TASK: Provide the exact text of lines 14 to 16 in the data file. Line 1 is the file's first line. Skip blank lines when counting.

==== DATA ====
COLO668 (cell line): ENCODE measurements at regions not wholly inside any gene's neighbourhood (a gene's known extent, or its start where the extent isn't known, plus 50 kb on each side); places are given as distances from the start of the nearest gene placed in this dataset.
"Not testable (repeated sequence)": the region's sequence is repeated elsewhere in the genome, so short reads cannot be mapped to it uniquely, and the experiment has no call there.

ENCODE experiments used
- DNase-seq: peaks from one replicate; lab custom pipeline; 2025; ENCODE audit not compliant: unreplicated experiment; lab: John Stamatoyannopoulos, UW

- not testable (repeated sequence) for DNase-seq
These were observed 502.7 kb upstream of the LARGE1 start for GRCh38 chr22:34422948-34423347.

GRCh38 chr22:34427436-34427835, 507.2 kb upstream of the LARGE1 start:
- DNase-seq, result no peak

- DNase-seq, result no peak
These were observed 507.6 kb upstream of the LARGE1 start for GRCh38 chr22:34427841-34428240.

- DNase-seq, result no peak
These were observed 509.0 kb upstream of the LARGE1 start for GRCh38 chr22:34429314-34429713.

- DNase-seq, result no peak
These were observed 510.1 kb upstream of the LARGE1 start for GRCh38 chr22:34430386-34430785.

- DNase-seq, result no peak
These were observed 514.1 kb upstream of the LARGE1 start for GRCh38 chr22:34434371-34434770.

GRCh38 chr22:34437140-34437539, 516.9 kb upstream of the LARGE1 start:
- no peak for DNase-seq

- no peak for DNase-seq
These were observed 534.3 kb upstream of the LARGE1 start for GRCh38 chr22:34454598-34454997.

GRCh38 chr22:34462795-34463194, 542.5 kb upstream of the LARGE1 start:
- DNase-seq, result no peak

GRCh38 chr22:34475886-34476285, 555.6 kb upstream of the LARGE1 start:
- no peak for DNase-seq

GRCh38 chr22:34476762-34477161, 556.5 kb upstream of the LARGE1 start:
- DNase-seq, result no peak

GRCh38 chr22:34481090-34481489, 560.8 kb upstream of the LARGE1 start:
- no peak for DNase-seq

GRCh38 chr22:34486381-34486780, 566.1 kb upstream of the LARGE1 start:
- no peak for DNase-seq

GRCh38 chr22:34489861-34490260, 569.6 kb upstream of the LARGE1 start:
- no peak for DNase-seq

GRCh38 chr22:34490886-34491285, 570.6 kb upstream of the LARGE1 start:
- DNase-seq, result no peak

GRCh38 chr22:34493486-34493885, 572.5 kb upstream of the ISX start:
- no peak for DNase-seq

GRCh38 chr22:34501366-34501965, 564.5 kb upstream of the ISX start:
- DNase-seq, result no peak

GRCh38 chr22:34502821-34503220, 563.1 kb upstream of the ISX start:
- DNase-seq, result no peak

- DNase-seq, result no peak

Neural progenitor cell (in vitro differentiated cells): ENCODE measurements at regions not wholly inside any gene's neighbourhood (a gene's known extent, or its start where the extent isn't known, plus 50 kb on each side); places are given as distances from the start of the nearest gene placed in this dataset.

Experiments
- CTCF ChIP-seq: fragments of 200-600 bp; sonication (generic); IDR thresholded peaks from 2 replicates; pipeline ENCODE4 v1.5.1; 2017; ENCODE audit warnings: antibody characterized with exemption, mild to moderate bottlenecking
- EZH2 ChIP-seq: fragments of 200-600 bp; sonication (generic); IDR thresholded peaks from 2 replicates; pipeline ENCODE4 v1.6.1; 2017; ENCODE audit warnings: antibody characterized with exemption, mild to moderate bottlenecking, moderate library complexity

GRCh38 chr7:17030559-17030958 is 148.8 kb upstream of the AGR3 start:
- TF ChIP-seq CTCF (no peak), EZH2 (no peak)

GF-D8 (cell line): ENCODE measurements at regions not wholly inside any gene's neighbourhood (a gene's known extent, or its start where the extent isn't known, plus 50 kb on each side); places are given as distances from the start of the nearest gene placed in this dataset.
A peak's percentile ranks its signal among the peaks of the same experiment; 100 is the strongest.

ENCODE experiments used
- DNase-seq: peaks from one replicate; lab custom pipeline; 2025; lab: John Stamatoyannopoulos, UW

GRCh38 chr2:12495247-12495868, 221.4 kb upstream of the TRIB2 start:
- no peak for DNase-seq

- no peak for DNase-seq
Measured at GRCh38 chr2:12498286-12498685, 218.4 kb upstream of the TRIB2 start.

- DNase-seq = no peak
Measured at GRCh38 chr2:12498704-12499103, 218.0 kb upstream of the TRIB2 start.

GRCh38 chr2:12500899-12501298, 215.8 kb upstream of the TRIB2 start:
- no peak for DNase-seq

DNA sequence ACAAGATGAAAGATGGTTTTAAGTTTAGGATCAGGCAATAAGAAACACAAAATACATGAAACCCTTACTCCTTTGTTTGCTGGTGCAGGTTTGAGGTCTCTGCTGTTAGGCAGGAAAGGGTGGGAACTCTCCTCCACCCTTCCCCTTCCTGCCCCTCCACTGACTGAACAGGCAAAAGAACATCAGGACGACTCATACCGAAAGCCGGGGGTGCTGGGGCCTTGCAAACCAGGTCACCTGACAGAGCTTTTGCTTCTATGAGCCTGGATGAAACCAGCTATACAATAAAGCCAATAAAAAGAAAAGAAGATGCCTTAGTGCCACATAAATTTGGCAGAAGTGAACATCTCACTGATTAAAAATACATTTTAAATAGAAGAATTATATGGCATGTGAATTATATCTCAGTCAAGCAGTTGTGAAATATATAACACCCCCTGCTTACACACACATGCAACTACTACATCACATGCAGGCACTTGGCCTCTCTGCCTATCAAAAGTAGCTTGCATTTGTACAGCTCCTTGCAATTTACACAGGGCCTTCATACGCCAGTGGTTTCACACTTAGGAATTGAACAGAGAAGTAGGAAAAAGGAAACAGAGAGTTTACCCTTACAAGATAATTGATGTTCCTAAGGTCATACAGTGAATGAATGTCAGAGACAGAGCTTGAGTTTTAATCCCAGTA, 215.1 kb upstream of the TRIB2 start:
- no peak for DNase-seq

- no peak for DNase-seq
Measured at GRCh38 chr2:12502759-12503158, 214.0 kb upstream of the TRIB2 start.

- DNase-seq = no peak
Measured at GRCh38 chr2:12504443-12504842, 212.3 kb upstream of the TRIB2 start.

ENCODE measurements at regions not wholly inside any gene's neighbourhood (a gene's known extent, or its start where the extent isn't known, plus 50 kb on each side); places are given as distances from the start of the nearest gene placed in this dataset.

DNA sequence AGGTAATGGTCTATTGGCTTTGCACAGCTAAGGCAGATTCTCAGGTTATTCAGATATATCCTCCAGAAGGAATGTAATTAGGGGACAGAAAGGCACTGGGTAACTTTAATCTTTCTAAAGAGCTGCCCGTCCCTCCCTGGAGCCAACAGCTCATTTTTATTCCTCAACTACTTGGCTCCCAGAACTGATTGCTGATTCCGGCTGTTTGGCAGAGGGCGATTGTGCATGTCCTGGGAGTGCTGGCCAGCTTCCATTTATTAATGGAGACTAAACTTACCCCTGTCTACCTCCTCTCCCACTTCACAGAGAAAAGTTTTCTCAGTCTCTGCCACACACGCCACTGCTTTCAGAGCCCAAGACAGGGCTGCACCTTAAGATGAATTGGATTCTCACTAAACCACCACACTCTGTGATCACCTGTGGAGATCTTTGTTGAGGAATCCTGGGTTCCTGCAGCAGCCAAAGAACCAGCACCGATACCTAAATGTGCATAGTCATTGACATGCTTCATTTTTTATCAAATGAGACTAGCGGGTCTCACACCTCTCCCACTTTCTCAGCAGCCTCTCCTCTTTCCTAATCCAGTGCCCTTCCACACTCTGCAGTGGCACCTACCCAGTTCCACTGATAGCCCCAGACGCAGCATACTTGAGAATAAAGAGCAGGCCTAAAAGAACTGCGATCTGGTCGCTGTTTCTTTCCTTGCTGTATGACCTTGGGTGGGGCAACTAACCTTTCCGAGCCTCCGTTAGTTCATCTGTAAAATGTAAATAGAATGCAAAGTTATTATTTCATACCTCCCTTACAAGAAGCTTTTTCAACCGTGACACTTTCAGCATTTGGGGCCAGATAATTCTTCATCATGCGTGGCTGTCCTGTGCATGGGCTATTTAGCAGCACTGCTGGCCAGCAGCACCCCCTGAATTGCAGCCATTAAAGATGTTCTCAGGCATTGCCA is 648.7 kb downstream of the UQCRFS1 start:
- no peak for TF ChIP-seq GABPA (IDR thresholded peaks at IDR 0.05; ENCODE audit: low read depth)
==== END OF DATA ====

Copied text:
These were observed 510.1 kb upstream of the LARGE1 start for GRCh38 chr22:34430386-34430785.

- DNase-seq, result no peak
These were observed 514.1 kb upstream of the LARGE1 start for GRCh38 chr22:34434371-34434770.